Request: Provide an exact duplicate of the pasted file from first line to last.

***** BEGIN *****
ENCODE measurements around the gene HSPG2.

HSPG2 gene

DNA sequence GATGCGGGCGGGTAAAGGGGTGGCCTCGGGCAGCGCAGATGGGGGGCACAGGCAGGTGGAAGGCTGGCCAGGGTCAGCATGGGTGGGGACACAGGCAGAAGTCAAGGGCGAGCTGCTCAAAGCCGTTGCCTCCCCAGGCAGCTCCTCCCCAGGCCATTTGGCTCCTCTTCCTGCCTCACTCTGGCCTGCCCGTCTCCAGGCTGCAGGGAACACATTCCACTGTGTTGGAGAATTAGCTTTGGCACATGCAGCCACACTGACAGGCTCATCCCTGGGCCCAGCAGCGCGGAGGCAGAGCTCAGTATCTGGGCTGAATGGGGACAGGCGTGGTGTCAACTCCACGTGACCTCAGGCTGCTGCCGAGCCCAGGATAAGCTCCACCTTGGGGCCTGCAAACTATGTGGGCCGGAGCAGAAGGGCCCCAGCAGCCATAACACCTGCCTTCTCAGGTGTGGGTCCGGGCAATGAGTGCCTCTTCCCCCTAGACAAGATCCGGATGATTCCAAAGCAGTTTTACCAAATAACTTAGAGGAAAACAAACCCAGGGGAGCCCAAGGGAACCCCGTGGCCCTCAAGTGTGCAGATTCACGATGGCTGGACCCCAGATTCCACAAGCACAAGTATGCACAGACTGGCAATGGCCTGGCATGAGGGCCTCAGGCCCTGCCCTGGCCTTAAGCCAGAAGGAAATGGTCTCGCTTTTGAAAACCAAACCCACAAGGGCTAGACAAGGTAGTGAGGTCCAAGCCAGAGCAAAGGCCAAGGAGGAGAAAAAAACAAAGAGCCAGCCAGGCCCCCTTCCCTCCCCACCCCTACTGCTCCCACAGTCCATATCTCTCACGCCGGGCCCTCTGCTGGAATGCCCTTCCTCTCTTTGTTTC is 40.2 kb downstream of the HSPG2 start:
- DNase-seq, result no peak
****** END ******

ENCODE measurements around the gene HSPG2.

HSPG2 gene

DNA sequence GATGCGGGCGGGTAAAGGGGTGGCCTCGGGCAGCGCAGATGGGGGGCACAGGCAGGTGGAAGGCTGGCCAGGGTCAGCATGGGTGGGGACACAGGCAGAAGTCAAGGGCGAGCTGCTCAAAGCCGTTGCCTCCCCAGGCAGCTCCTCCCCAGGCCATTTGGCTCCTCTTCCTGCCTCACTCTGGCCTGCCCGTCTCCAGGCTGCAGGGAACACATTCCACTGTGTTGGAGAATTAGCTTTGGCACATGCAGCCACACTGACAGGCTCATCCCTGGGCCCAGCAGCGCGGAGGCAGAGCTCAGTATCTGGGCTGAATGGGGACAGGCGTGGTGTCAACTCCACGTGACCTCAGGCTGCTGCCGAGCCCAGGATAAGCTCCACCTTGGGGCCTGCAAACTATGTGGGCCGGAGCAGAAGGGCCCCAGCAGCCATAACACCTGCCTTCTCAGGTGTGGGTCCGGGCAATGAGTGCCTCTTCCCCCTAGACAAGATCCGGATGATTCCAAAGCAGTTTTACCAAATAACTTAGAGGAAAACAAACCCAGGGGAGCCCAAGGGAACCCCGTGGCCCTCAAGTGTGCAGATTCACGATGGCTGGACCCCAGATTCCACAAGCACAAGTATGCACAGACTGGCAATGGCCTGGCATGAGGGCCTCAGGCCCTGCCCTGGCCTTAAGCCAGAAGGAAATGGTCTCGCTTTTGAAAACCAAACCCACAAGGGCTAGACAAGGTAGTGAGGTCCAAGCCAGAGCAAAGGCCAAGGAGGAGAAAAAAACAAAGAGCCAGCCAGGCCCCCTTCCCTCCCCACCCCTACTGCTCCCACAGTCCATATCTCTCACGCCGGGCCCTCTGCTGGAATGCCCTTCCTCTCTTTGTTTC is 40.2 kb downstream of the HSPG2 start:
- DNase-seq, result no peak